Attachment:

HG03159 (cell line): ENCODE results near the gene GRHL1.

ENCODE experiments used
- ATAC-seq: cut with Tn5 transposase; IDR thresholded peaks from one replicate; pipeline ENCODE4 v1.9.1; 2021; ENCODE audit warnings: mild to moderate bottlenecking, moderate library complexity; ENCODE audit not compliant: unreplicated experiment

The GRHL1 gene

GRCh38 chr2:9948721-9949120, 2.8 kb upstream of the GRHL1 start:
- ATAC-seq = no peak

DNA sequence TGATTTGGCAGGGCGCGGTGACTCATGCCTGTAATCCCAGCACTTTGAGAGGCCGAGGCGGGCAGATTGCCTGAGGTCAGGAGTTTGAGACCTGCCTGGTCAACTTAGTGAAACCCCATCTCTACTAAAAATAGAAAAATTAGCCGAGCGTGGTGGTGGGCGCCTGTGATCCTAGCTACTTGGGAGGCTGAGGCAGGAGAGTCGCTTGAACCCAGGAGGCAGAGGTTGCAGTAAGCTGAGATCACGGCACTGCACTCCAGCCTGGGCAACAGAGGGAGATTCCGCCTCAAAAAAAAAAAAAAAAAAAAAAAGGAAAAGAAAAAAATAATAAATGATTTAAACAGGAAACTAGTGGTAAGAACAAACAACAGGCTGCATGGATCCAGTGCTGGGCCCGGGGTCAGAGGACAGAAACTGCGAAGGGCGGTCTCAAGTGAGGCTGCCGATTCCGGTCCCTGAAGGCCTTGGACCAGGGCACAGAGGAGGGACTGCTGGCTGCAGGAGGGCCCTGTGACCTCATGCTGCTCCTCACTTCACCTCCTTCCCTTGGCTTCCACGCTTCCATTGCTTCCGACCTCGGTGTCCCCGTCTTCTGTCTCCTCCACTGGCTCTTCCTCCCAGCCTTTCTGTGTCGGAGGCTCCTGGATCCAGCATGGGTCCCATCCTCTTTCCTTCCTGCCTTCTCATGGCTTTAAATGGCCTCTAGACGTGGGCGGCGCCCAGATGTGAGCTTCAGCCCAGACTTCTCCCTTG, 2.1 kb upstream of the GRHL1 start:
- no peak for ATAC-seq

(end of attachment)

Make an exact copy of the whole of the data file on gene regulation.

HG03159 (cell line): ENCODE results near the gene GRHL1.

ENCODE experiments used
- ATAC-seq: cut with Tn5 transposase; IDR thresholded peaks from one replicate; pipeline ENCODE4 v1.9.1; 2021; ENCODE audit warnings: mild to moderate bottlenecking, moderate library complexity; ENCODE audit not compliant: unreplicated experiment

The GRHL1 gene

GRCh38 chr2:9948721-9949120, 2.8 kb upstream of the GRHL1 start:
- ATAC-seq = no peak

DNA sequence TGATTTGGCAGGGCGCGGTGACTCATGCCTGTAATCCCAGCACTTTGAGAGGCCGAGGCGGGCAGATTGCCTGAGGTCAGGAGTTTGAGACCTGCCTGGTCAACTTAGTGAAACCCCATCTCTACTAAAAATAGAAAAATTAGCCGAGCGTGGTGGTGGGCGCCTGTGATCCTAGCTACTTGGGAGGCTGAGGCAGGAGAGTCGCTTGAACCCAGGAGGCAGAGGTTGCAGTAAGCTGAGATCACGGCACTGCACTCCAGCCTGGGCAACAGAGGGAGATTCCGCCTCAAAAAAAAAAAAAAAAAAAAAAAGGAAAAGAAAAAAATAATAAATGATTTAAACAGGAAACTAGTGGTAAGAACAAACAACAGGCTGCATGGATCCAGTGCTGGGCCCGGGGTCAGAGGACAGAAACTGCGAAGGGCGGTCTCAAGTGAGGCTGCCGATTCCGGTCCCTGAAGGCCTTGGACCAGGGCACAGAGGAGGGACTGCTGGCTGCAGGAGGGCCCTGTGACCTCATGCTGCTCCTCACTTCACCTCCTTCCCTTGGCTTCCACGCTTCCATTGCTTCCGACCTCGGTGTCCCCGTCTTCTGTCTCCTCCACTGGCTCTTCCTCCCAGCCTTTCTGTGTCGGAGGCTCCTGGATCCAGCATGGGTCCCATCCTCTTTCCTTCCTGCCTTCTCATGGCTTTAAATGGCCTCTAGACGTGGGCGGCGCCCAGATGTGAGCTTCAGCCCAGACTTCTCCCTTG, 2.1 kb upstream of the GRHL1 start:
- no peak for ATAC-seq